The Effect of Preference for Sons over Daughters on Women's Agency and Empowerment Within a Household (thesis)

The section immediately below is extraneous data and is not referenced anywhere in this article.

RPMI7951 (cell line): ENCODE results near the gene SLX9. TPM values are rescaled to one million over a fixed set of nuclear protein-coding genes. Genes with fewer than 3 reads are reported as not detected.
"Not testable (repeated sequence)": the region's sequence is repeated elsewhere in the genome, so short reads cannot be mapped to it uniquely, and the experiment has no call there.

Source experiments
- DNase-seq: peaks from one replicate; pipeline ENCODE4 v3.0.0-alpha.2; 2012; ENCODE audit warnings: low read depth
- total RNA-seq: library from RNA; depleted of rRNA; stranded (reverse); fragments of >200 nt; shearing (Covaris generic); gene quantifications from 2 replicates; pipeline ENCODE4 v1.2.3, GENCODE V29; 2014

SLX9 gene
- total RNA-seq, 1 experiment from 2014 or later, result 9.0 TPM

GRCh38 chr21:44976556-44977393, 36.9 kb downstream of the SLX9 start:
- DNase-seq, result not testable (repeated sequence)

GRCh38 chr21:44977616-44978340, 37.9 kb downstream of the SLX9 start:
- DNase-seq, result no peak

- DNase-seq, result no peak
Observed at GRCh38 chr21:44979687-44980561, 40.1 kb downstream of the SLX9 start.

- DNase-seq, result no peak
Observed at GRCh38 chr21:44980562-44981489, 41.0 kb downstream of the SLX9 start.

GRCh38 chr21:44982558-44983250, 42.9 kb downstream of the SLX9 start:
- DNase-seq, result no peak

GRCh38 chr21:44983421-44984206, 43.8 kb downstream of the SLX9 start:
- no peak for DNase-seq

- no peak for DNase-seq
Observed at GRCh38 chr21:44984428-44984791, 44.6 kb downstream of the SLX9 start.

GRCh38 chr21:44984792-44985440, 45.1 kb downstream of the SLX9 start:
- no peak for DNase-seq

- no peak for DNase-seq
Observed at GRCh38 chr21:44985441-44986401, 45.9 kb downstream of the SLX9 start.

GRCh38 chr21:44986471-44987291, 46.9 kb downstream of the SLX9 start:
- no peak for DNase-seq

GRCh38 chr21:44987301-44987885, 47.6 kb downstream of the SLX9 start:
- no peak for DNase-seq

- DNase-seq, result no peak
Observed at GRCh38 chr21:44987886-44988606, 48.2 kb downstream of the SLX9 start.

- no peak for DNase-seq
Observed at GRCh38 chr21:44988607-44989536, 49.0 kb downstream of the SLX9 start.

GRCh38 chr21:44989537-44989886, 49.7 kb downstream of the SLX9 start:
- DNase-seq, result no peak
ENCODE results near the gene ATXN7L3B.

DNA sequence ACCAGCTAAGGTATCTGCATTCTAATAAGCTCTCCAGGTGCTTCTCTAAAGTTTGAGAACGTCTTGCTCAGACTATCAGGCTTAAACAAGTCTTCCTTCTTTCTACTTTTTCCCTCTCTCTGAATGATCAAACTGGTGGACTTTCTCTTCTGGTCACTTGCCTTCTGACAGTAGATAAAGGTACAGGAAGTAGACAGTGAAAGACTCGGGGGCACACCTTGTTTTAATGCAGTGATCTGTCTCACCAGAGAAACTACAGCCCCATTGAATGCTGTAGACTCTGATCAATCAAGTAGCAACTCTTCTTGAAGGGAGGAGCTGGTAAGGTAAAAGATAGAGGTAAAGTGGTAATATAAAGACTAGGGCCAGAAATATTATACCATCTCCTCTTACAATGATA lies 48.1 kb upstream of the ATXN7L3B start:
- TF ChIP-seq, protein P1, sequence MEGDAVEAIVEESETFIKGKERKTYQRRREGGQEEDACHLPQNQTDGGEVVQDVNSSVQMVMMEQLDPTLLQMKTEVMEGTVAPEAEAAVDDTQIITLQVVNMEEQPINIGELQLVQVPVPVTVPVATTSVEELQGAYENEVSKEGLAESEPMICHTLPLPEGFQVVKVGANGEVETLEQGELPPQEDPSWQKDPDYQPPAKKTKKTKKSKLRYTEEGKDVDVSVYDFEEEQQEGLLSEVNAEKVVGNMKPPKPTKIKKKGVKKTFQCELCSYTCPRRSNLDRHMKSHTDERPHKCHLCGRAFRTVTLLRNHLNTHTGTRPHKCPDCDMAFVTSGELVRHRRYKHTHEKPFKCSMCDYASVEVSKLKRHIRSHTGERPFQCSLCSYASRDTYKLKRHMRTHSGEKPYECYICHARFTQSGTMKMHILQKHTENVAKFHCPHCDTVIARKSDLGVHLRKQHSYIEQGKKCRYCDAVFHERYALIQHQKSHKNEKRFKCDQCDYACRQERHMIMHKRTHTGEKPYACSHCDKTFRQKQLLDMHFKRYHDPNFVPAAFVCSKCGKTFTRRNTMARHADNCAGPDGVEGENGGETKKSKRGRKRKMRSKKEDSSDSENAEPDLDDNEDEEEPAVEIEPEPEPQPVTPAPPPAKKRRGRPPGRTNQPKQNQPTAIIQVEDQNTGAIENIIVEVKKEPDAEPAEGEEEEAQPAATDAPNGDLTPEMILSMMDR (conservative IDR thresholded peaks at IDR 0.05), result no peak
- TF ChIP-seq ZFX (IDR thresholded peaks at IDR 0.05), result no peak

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While studies have shown how son preference negatively affects life outcomes of both born and unborn daughters, there is limited research examining how it, in turn, affects women who do not give birth to the desired number of sons. Employing data from Nepal and India's Demographic Health Survey (DHS), I find that women with firstborn daughters have higher fertility and shorter birth intervals than women without firstborn daughters. Likewise, women have less decision-making power in Nepal and India and a higher likelihood of experiencing domestic violence in India for not meeting their desired number of sons. Drawing upon cultural norms and marriage market setup, I also incorporate the Bargaining Model of Conflict to understand these outcomes. In summary, women bear the responsibility to deliver sons, and failure to do so is punishable with social, emotional, physical, and economic sanctions within a household. This study, therefore, is novel in uncovering substantial and previously unseen burden women in developing world carry.